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Salary vs. Value

It has been over a full day since NC State received it's second rejection in their search for a new head coach. The Wolfpack administration seems to have hunkered down somewhere secluded putting out feelers and attempting to construct some sort of plan to move forward on their so-called "B" list of candidates. Since we have this pause in the ongoing drama it is time to take stock of what has happened in these past 12 days.

NC State AD Lee Fowler understood two things when he began this search. The first is he had to appease the NC State fan base by hiring a star coach. It was imperative that Fowler not start the search with another mid-major coach even if he was a proven winner. State fans wanted a name and a personality to match wits with Roy and K and they also wanted someone who could fire up the masses. The second thing Fowler knew was that he had to bring a "shock and awe" offer to the table to either outbid any school from the very start and express how much NC State really wanted that coach to come. The basic premise was based on the idea that NC State fans would settle for nothing less than an all out offensive to bring in a name coach. The pitfall was that if the offer failed to entice the coach in question, Fowler et. al are left with having raised enormous stakes and failed in the process. The logic was sound on Fowler's part and he should be commended for striking such a bold move to bring in what the fans were asking for since these same fans were the reason Sendek left in the first place. My question now is whether or not this has inappropriately skewed the salary landscape of college coaches?

Based on the best available information UNC coach Roy Williams and Duke coach Mike Krzyzewski make in the neighborhood of $1.9 million by the time calculate their entire package. As best as I can tell they are close to the top of the college basketball salary ladder and rightfully so since they head the two top programs during the past 25 years. These programs are consistently elite programs and frequent Final Four contenders. These coaches have posted tremendous winning percentages and each have at least one national title(K has three) and numerous Final Four appearances. So in respect to the salary they get paid it seems to be a reflection of three factors: 1. The status of the program. 2. The success of the coach. 3. The priority of the program at that school i.e. Duke and UNC are both "basketball schools." The salary paid to these two coaches seems reflective of their value in terms of their success and the programs ranking in the country. The coach I think fall into the same category as coaches above are Rick Pitino, Lousiville(#2 and #3, but marginally #1), Tom Izzo, Michigan State(#1 and #2 and sometimes #3), Tubby Smith, Kentucky(#1 and #3, #2 somewhat in question), Lute Olsen, Arizona(all three), Jim Calhoun, UConn(all three). All of these guys coach at schools where basketball is huge, they are historically successful, and they each have a at least one national title and multiple Final Fours under their belt(with the exception of Smith who only has one FF.) In other words these are the type of coaches who warrant the top salaries and for the most part their schools have responded.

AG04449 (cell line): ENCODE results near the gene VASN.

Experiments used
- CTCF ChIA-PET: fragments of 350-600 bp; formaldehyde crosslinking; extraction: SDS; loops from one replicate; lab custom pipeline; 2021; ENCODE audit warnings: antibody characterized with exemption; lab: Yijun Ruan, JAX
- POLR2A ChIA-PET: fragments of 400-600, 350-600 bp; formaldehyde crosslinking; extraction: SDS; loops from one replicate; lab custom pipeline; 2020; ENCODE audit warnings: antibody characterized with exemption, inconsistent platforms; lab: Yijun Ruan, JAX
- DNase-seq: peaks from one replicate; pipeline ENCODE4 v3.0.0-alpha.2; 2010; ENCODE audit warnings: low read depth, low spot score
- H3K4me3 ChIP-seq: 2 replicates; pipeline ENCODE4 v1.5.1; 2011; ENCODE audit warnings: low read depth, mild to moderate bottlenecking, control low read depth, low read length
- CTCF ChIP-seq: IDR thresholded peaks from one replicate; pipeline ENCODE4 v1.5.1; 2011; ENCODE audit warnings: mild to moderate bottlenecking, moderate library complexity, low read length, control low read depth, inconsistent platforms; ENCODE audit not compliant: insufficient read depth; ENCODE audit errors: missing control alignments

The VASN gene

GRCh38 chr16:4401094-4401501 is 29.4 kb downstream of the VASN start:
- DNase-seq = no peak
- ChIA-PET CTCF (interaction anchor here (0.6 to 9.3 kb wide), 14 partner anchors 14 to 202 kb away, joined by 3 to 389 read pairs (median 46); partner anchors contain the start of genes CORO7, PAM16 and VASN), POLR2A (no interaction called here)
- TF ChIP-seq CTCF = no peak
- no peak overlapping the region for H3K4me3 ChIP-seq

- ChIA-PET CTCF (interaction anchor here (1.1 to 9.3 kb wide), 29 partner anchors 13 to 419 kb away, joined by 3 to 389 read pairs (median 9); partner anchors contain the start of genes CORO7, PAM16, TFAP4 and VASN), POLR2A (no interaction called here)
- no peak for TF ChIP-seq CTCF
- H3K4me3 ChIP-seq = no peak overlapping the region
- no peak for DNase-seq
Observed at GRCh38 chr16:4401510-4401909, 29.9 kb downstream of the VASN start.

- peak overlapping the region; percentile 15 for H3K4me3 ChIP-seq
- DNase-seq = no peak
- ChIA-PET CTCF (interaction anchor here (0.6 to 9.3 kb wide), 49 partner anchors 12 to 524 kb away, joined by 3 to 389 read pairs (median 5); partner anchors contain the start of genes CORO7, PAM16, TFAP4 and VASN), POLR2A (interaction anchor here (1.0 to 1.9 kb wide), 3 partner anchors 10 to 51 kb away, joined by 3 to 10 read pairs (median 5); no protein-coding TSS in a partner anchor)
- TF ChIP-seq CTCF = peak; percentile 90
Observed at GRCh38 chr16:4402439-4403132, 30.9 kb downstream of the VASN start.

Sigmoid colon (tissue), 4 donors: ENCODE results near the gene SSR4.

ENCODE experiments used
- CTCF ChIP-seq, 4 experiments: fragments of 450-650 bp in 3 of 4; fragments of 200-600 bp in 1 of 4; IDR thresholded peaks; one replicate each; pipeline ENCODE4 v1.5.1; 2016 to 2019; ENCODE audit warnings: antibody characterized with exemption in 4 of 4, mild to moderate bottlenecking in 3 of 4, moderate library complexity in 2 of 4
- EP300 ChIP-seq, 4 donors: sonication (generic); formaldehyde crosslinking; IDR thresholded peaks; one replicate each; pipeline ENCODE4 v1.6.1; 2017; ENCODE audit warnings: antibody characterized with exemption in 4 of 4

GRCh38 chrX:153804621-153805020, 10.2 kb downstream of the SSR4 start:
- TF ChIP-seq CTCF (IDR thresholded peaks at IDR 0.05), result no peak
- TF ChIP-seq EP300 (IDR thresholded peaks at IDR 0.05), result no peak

Now the offers coming out of NC State were reported to be either in excess of the present salaries of many of the above coaches or in the case of the Calipari offer very close to it. However, if you take a step back and look at the three factors described above how does NC State and their two "A" list candidates fit into the criteria. Is NC State an elite program with a consistent historical success? No, they have do have two national titles but in most respects they have a flash in the pan period of 2-4 years followed by inconsistency. The records are clear that since the Everett Case days NC State has never been a consistent winner in college basketball. Skipping the second factor for a moment, NC State can probably be described as a "basketball school" simply because they are in North Carolina, the play in the ACC, and their football program is not anywhere close to being more noteworthy than the basketball program. So NC State is somewhat solid on the third criteria.